Terms in this set (...)

Procedural vs. Object-Oriented Programming
The term "design approach" refers to the way a programmer thinks about his or her code. This choice of approach can vary by project, or by programming language. There are two main design approaches used in programming.

First up is procedural programming. When you're learning to program, you often start with a high-level description of what you want your program to do, and then break it down, step-by-step, into the functions needed to complete your actions. You do this when you write programmer-defined functions. You take it one step at a time, first deciding what your function will do; next, what it will be called; and then, how it will work. As you go, you write the code needed to execute your program. Manufacturing vehicles from scratch would also be like procedural programming.

The other design approach is known as object-oriented programming (OOP). In OOP, the programmer thinks in terms of objects rather than functions. Objects are defined using a class and are parts of the program that can carry out certain actions and interact with each other. Manufacturing vehicles from a template is similar to OOP.
Procedural Programming
Description An approach to programming that uses a list of functions, or procedures, that tells a computer what to do step-by-step.

Application Also known as "Top Down Design," programmers will start at the beginning and work through every step.

Languages Early programming languages, including Fortran, COBOL, C, and BASIC, are mostly procedural.

Example If you were planning a party the "procedural way," you'd list all the steps that need to be done:
Send invitations
Buy food
Make a playlist
Prepare games
Object-Oriented Programming
An approach to programming that uses objects to carry out different actions.

Uses classes to define and create objects for a program. Programmers will write code and have objects interact and perform actions.

Most of today's newer languages, such as Python, Java, and C++, are object-oriented.

If you were planning a party the "OOP" way, you would call [the object] partyPlanner that you used for your last party and have it do everything you need.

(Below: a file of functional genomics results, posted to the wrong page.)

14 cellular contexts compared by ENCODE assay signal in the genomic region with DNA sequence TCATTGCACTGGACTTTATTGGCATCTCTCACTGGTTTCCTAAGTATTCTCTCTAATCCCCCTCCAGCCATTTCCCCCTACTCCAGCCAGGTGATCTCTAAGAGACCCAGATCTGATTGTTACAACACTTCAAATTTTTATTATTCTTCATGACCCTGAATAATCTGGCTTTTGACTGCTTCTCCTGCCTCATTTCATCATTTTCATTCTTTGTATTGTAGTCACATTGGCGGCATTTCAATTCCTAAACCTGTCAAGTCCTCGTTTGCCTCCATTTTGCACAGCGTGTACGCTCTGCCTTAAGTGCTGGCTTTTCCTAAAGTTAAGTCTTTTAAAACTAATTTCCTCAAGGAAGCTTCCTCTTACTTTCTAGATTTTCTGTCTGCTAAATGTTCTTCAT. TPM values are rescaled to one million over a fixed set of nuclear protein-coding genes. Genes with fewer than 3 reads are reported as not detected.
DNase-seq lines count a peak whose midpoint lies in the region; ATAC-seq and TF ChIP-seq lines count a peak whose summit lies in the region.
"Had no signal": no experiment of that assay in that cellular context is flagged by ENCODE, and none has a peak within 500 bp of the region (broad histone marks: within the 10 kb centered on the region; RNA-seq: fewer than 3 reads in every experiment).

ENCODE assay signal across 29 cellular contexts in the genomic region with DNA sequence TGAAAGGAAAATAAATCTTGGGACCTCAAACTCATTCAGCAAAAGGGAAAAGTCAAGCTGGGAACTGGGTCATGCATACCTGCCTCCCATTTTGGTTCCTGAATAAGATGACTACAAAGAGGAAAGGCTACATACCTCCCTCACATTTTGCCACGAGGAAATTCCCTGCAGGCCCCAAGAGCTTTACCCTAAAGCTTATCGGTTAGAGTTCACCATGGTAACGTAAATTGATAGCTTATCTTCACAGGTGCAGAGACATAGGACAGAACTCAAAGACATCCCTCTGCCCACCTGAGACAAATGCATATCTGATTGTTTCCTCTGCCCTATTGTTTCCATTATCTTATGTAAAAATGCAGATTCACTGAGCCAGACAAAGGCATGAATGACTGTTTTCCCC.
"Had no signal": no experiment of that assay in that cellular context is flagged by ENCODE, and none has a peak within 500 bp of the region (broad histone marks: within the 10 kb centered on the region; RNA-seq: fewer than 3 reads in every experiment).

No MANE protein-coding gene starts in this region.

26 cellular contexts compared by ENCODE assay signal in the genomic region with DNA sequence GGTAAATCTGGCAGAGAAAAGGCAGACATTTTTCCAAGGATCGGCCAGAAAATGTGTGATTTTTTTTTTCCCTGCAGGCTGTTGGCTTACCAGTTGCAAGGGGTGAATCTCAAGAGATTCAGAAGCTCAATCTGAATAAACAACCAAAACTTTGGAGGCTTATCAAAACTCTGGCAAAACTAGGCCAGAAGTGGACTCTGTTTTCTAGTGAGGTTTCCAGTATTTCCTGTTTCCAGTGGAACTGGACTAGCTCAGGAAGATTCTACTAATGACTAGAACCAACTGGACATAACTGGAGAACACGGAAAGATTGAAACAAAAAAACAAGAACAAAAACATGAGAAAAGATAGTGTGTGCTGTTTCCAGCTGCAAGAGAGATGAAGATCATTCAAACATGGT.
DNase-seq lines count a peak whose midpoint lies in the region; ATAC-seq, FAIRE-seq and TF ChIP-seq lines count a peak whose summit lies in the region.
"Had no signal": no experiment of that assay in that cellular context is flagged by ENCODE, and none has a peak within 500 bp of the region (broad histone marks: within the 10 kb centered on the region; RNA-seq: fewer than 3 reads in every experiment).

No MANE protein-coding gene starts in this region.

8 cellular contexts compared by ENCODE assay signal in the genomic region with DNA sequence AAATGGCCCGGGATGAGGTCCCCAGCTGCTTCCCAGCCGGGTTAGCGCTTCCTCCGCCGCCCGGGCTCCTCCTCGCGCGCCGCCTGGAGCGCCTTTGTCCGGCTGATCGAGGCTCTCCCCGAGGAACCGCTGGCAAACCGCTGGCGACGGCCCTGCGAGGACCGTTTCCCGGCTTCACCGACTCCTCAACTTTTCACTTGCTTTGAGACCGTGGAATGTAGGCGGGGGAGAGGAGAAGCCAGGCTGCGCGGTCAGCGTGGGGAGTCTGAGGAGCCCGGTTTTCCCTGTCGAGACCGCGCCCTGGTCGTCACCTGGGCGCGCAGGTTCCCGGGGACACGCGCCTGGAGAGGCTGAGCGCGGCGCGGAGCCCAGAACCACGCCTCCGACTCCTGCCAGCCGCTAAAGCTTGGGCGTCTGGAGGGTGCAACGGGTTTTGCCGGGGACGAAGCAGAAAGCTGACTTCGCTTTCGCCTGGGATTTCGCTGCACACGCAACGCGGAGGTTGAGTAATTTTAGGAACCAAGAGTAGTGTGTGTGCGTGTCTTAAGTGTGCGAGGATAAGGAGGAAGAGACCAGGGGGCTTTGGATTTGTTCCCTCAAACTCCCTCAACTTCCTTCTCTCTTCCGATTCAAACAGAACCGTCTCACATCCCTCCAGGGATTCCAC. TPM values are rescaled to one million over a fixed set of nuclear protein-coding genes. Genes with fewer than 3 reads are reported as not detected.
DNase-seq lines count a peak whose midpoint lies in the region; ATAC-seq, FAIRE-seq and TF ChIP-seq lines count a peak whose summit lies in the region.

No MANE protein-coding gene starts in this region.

OOP Vocabulary
Most things you encounter daily are objects. Cars, furniture, even your phone. For each object, you can customize the way it looks, its different features, and what it can do. We define objects by their different attributes and behaviors.

These real-life objects can be simulated with program code. Take a look the following image to learn about some important terminology related to object-oriented programming.

Class: This refers to a template used to create new objects. Think of it as a blueprint that has existing characteristics you can use when creating new, but similar objects. Each time a new contact is added to your phone, it uses the contact class.

Instance: Many instances of a class can be created. For example, an object is an instance of a class. One individual contact in your phone is an instance of a contact object.

Constructor: This refers to the code that allows you to create a new object. It is a special method used when a new instance of a class is created. The initial values of the attributes are set. This is like adding (or constructing) new contacts in your phone.

Attributes: This refers to the features of an object. The attributes of a contact might include a phone number, email address, or picture. Attributes are often nouns and adjectives that define the properties or characteristics of the object.

Initializing: This refers to what the constructor will do when you use it to create a new object. It will initialize the object in the program. When you create a new contact, all of the attributes will have initial values.

Behaviors: Also known as methods, this refers to the actions an object performs. You can set specific ringtones or vibration patterns to a specific contact so that when that person calls, that specific behavior is performed.
Advantages of OOP
Once programmers write a useful class for one programming project, they can often reuse that class in another program instead of starting from scratch. Example: If you create a class for a deck of cards, you can reuse it for any program needing a deck of cards, like Solitaire or Go Fish.

Programmers can create new objects that inherit traits from existing classes. This means they can add new features to an object without having to recreate it from scratch, saving tons of time and effort. Example: If you create a vehicle class that has all the basic functionality of a vehicle (e.g. moves, carries people or things, starts and stops), you could build on that class to create more specific types of vehicles, like convertibles, bicycles or a semi-truck.

Programs created using OOP are easier to develop because of their flexibility. Objects can be used in a variety of ways and have different behaviors for different purposes, depending on the program. Example: If you create a class for your bank account, many bits of information (e.g. name, social security number, birthdate) are needed to open an account or get a loan. But for simple transactions like making a deposit, only basic information like your name and account number are needed. Your bank account class can work for all of these.

Object-oriented programs are written modularly (in objects), making them easier to maintain and understand once developed. Example: If you're planning a meal and you burn the cupcakes, you only have to fix the cupcakes, not the whole meal. In OOP, objects can be maintained separately, making finding and fixing problems much easier.